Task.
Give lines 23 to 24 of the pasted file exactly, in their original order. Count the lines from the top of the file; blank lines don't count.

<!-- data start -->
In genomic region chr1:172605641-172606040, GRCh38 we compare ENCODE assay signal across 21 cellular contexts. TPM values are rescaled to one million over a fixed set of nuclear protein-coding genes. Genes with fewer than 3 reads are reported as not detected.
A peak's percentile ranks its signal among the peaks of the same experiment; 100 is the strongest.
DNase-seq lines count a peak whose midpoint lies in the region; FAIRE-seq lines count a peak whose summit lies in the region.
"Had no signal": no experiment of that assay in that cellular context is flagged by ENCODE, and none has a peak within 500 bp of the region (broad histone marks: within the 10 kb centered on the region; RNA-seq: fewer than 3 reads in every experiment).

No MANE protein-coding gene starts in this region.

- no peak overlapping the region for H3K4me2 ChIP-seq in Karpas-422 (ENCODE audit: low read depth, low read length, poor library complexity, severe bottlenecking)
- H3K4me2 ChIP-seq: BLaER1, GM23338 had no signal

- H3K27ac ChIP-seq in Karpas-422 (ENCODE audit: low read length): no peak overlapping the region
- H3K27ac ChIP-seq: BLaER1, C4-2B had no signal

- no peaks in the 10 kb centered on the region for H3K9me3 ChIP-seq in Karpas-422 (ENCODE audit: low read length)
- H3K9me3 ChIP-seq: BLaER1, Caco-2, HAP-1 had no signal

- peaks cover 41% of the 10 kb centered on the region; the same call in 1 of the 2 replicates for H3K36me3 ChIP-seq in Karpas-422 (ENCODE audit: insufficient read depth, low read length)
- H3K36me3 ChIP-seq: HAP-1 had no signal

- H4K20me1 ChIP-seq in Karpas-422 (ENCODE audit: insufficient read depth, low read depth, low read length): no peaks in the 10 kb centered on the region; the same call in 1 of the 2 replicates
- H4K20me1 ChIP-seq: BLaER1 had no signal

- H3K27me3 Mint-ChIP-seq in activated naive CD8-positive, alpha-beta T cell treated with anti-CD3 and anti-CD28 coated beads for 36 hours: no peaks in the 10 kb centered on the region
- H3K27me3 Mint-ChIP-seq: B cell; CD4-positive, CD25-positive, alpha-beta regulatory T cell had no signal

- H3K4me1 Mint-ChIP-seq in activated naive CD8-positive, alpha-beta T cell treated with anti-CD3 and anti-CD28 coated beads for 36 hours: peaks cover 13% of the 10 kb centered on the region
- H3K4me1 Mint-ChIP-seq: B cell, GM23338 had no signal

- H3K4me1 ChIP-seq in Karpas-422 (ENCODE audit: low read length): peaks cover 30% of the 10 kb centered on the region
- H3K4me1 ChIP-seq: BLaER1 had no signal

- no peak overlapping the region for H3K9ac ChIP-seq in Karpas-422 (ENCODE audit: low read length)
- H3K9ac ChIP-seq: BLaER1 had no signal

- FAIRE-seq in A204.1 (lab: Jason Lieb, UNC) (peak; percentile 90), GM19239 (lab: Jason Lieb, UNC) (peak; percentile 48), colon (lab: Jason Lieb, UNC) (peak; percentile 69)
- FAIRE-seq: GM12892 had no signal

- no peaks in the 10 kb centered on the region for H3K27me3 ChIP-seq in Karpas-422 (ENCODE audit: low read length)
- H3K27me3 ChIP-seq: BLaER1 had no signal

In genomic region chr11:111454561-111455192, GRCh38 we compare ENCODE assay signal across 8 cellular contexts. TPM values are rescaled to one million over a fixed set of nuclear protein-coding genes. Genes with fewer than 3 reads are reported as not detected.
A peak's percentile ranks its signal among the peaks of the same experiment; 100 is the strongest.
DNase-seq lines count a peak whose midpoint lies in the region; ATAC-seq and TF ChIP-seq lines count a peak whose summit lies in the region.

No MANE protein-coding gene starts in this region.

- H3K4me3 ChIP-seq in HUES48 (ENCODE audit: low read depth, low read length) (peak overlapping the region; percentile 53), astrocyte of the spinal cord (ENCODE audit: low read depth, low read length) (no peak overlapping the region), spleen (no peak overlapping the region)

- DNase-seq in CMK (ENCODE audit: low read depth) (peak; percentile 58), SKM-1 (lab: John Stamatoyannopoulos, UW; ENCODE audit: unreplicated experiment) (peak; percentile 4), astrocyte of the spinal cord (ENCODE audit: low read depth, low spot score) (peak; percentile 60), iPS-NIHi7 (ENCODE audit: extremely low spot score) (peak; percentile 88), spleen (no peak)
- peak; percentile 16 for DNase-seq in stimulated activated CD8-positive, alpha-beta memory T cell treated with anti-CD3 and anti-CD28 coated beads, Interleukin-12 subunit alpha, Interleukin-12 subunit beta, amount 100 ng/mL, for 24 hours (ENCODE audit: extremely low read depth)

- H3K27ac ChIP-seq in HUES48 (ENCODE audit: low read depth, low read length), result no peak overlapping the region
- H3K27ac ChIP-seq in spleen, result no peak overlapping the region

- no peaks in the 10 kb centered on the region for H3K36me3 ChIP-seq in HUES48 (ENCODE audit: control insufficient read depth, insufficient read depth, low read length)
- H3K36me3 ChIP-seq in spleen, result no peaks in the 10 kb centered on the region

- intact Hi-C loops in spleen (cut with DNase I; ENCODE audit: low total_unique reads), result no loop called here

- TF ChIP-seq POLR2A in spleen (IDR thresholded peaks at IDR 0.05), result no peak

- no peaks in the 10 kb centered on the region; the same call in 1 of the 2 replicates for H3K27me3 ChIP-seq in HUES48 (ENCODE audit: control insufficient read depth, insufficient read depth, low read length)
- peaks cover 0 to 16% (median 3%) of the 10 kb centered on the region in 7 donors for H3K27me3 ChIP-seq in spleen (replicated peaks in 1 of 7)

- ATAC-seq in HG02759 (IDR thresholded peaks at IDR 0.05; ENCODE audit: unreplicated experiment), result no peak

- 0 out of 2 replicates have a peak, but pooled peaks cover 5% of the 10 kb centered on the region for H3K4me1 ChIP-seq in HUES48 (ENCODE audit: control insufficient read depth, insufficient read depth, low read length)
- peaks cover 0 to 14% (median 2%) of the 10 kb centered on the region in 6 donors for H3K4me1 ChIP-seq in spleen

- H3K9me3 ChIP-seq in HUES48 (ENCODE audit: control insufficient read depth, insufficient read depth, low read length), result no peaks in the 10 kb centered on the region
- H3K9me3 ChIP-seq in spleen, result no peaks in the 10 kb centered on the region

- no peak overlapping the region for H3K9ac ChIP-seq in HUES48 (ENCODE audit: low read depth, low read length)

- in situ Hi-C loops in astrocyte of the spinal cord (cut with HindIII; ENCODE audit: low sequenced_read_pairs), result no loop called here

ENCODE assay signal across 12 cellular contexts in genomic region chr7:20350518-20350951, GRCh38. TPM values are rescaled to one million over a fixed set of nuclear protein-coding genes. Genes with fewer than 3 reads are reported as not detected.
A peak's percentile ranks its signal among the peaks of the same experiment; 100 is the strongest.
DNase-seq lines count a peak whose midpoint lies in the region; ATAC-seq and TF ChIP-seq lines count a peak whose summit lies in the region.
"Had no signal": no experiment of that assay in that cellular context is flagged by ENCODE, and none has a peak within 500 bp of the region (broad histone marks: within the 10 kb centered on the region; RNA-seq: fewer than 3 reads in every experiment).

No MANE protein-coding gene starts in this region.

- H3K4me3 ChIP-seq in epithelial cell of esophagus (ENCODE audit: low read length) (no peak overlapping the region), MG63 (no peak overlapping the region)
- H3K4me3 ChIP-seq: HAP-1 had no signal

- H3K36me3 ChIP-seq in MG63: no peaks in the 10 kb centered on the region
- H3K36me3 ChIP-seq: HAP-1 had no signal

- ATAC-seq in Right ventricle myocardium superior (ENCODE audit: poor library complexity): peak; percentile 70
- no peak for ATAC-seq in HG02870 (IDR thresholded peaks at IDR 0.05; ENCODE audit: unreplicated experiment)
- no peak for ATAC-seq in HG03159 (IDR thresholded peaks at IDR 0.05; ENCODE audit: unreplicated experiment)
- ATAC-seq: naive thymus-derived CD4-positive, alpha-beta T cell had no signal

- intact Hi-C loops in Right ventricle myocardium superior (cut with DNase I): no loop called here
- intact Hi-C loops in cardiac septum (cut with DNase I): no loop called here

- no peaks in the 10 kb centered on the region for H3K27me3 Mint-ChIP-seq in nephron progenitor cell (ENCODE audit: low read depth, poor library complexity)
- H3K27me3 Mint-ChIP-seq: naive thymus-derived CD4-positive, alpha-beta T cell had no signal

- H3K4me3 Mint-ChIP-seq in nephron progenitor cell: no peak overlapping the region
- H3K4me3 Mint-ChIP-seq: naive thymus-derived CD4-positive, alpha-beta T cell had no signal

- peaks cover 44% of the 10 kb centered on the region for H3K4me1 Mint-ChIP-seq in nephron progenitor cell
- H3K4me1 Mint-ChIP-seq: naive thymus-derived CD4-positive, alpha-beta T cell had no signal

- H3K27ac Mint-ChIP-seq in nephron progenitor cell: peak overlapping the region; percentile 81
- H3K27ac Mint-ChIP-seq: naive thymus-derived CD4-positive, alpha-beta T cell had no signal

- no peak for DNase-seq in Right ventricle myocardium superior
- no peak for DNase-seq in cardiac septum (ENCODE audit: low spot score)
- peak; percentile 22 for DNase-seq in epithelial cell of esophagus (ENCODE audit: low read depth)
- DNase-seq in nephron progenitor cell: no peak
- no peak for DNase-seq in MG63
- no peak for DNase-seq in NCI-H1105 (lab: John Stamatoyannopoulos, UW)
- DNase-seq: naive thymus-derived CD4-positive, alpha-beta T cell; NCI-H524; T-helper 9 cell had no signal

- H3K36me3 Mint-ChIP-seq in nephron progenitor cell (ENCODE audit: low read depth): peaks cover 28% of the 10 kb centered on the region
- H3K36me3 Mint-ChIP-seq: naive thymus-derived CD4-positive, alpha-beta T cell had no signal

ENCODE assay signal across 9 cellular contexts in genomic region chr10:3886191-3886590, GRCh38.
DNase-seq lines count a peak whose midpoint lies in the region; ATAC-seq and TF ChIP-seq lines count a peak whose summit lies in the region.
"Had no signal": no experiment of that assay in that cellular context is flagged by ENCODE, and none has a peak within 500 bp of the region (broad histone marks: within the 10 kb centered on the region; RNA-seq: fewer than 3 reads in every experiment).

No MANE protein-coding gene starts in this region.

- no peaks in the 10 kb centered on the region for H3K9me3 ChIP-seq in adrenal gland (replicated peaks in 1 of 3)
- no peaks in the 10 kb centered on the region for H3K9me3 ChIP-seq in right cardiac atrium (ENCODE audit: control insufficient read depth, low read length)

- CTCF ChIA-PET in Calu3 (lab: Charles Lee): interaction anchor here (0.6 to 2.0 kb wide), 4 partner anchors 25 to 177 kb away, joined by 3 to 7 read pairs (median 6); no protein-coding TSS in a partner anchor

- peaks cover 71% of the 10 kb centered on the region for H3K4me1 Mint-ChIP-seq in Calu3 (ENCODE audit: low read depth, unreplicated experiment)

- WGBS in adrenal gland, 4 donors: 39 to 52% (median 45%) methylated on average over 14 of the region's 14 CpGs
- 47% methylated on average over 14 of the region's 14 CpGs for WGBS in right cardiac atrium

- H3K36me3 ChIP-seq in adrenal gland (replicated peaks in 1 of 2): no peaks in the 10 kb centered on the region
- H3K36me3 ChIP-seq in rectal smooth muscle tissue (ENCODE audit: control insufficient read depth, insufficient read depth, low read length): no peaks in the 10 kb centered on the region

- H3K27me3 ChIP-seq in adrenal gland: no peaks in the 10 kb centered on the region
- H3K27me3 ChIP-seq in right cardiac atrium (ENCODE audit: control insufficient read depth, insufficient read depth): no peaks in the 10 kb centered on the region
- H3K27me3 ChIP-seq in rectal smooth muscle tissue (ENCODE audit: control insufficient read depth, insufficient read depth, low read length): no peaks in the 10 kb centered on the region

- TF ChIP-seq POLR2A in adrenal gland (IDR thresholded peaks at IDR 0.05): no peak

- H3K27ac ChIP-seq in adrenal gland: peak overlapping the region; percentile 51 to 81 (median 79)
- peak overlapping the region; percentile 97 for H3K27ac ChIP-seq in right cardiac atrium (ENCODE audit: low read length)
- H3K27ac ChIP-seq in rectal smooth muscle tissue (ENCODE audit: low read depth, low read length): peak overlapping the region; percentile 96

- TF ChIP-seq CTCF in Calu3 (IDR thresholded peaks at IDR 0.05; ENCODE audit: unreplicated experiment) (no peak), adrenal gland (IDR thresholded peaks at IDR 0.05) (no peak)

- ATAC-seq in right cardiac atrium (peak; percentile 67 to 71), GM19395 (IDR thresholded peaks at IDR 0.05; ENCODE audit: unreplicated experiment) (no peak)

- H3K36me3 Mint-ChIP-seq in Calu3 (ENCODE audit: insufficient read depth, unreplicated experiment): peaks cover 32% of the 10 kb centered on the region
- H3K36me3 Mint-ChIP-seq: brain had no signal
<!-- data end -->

- H3K9ac ChIP-seq: BLaER1 had no signal

- FAIRE-seq in A204.1 (lab: Jason Lieb, UNC) (peak; percentile 90), GM19239 (lab: Jason Lieb, UNC) (peak; percentile 48), colon (lab: Jason Lieb, UNC) (peak; percentile 69)